And Yet Again, Bigger Isn’t Always Better

It wasn’t long ago when Lebanon seemed absolutely obsessed with setting world records. We had the biggest hummous dish, the biggest tabboule, the longest kebab and largest glass of wine. There also was the largest ceramic plate, largest dabke and largest national flag.  I remember seeing a young bride desperately trying to surround her entire village with her dress to set the world record for the longest bridal train, but I’m not sure if that made it to the book…

Now really, how many world records would a country want to set for itself? What is the point? Why does it matter?  I am sure there is a sophisticated sociological, perhaps deep psychological explanation for this phenomenon.  But for the simple observer, it is yet another example of how we, as a country, just can’t seem to get our priorities straight. And I am talking about more important things here, as important as hummous is to me and my existence.

We have no problem wasting, I’m sorry, spending our collective time and energy attempting or talking about the bigger and grander, but believe that taking care of the smaller isn’t worth our intelligence. We may stand behind such a façade to hide the fact that we either can’t nor want to do anything at all, and thus remain in complete and utter stagnation.  Of course, this applies as much to the individual as to the private and public sectors.  But let’s talk about the government…

…our daily suffering is made more severe because, while the government promises long-term and grand solutions, it doesn’t take care of the status quo to ease the pain. Take the case of electricity for example. Public authorities could very well control electricity waste by making sure public light poles aren’t on during the day, enforce price controls on private generator providers (moteur) and impose electricity cuts equally throughout the entire country, thus reducing cuts overall.

Now let’s take a closer look at our roads.

We spend half our day on them, and the other half complaining about them.  We hear about grand traffic and public transportation plans to deal with congestion and safety, while our mental and physical health literally melts away as we wait for them to see the light.  Although there is no substitute to implementing a comprehensive long-term plan, which is currently rotting in a steel drawer in a public office in an undisclosed location, small inexpensive measures may be easily taken to ease people’s pain.  This is not rocket science, but the science of common sense. (Note: this should not, in principle, portray any politician in a negative light in the run up to the 2013 elections, nor should it deprive the former of any lucrative deals it is making on the people’s expense.)

Signs: in case of a closed road or diversion, putting extra signs as a warning, at least 500 meters in advance or close enough to find an alternative route, will avoid causing useless choke points as drivers hit the same wall and simultaneously try to get away from it.  Signs should be sturdy enough to stand some wind and maybe one or two drivers crashing into them.  To save money, old signs can be recycled, as long as the arrows are pointing in the right direction.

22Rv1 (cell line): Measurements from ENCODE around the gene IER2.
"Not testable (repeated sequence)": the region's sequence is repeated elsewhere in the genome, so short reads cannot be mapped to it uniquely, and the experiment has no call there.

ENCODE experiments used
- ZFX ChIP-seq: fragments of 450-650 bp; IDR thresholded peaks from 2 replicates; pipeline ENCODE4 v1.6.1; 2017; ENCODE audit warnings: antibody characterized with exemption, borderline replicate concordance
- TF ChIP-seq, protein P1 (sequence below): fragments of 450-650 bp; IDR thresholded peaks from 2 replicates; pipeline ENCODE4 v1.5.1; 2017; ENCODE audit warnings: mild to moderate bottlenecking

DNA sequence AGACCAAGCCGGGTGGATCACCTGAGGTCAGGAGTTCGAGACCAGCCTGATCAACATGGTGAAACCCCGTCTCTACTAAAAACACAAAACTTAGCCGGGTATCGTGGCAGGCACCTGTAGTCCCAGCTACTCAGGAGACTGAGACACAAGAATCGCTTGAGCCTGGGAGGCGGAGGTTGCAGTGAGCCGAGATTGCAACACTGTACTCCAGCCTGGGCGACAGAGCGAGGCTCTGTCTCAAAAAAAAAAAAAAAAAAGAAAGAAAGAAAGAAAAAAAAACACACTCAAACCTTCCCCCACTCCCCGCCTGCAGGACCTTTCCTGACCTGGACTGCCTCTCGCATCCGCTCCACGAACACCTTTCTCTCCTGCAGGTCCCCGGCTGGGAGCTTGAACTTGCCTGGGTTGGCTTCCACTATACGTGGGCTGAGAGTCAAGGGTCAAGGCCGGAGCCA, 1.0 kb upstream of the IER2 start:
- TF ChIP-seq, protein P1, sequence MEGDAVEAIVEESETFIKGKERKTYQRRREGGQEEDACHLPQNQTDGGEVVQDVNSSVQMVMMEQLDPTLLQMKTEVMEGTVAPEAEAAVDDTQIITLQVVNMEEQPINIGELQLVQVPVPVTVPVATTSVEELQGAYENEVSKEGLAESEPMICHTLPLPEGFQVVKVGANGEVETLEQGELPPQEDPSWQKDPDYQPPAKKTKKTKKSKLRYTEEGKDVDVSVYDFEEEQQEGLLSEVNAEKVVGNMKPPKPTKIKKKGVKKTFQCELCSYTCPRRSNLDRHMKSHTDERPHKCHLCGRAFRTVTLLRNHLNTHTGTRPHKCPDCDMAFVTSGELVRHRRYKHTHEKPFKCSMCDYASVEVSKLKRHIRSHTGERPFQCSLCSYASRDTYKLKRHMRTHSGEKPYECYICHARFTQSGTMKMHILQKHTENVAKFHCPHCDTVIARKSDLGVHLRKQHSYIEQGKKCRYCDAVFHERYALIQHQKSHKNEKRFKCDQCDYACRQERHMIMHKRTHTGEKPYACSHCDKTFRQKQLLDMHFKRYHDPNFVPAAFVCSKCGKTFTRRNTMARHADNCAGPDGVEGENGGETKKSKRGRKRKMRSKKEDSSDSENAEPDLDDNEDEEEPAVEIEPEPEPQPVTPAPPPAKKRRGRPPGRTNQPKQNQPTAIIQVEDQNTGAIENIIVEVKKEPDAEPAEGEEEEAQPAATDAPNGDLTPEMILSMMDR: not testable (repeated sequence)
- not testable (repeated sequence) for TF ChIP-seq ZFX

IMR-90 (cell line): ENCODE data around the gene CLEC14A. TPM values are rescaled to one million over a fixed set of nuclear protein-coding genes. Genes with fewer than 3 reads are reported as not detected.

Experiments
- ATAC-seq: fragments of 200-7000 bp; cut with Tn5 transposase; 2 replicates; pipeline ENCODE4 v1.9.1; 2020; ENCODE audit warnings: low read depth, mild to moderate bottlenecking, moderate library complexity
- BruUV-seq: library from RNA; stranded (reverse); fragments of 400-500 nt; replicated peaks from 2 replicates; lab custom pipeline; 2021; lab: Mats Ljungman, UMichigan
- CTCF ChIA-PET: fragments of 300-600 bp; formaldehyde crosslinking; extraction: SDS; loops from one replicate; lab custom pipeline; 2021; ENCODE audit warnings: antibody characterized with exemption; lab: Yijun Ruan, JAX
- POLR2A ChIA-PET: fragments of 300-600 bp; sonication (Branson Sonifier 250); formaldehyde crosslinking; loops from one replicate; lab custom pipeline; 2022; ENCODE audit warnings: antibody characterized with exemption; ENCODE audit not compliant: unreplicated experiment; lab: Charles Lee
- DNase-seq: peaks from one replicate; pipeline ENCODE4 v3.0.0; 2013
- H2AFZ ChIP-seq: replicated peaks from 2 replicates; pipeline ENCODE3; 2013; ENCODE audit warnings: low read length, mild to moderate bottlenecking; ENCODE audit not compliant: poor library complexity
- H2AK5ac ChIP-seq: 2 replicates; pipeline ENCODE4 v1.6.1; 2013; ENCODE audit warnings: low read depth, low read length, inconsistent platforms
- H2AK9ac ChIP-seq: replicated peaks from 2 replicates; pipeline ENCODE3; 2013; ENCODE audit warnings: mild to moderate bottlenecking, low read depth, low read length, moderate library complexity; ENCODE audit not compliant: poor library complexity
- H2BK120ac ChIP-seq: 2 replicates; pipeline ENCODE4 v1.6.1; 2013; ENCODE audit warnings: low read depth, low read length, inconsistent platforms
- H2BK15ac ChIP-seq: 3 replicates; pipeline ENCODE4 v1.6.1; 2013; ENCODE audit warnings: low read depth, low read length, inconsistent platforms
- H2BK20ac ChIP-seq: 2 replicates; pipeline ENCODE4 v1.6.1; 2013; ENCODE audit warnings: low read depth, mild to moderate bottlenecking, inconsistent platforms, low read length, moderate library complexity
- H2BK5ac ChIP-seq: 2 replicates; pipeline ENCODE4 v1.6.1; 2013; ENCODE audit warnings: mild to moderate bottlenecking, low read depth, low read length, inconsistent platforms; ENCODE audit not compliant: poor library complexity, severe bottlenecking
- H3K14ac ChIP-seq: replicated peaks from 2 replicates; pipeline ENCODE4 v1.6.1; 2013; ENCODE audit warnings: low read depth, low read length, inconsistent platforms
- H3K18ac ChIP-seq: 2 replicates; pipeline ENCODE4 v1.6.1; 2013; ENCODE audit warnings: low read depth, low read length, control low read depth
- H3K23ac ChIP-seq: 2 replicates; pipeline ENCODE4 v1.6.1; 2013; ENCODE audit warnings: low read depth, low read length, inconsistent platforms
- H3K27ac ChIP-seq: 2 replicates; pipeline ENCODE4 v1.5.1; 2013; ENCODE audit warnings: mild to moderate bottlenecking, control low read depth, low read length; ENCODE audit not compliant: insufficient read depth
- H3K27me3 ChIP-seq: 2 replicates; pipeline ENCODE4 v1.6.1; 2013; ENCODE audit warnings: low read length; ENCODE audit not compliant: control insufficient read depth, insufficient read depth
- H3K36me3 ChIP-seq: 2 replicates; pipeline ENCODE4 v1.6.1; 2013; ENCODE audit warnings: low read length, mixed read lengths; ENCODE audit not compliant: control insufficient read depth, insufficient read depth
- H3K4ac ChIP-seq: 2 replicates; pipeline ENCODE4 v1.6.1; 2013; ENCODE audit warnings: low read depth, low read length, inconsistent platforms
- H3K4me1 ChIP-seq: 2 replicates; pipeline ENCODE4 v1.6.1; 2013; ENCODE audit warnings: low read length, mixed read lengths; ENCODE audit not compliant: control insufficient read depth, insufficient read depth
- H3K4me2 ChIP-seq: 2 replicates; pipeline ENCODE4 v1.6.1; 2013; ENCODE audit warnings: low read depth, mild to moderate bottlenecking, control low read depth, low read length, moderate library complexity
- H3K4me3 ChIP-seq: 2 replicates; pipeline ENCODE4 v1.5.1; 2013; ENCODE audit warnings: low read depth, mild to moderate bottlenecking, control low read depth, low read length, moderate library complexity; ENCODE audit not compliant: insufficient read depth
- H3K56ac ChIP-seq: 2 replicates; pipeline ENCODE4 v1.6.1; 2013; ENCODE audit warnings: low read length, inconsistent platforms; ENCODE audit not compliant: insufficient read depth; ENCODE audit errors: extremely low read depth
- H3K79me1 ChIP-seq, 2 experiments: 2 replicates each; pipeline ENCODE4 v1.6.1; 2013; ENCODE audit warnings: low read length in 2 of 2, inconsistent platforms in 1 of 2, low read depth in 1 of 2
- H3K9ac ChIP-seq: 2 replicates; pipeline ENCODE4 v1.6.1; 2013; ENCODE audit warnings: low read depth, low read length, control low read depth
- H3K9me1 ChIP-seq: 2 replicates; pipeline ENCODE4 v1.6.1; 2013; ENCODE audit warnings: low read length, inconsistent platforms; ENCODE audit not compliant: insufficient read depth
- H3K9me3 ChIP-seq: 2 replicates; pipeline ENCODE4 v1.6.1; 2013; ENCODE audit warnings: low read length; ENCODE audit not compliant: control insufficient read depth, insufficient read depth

Speed bumps: are meant to slow down drivers in inner roads, not main roads for which there are speed limits and the use of which causes traffic. Reconsidering location of speed bumps will save public funds not waste them.  Erecting speed bumps the height and shape of pyramids, causing car malfunction and immediate garage attention, thus removing cars from circulation for a couple of days, is not a valid system of traffic management.

Parking: Although they sometimes look like parking lots, an autostrade and main thoroughfares aren’t a parking. The same police traffic officers officiously guarding crossings and traffic lights could be rotated to make sure people at least park in lots and not lanes. Just think about how many times you had to change lanes, escaping blocked ones mistaken for a prime parking location by customers, unable to walk the extra 3 meters to park their cars properly.

Traffic Advisory Frequency: This may be more complicated, but far from impossible. People living in Europe, among other areas, will know how annoying those interruptions to radio programming with traffic updates are, which you can’t opt out of. It is only here in Lebanon that I’ve learned their true value.  Lebanon already has various departments within the police and Civil Defense monitoring road activity.  Channeling this to one center to be broadcast throughout the country will help people plan accordingly for their trips.  Whenever traffic is smooth, airtime could be filled with weather updates, public service announcements or Ziad Rahbani plays for laughs if they get it all wrong and we are stuck in traffic.

I don’t know about you, but a pleasant ride with minimal, or at least predictable traffic, can make or break my day. Granted, drivers are as responsible for the madness, but it is going to be much harder to reeducate almost 4 million people on the basics of driving, than ensuring some orderliness with a simple sign.  Governments the world-around aren’t known to be the most efficient service/solution providers, let alone the Lebanese one.  Couple that with our love of grandeur, we are in big trouble, have been and will be.  Therefore, it is time for us to realize that yet again, bigger isn’t always better. With minimal political will and without reorganizing its list of “priorities”, the relevant authorities can offer small solutions that will make a big difference.  Why can’t we wish to carry our lives in a bit more organized, calm and predictable fashion? Of course, if that happens anytime soon, I’ll be the first to call the Guinness Book.

[This piece was initially posted on LBC Blogs]

2 Replies to “And Yet Again, Bigger Isn’t Always Better”

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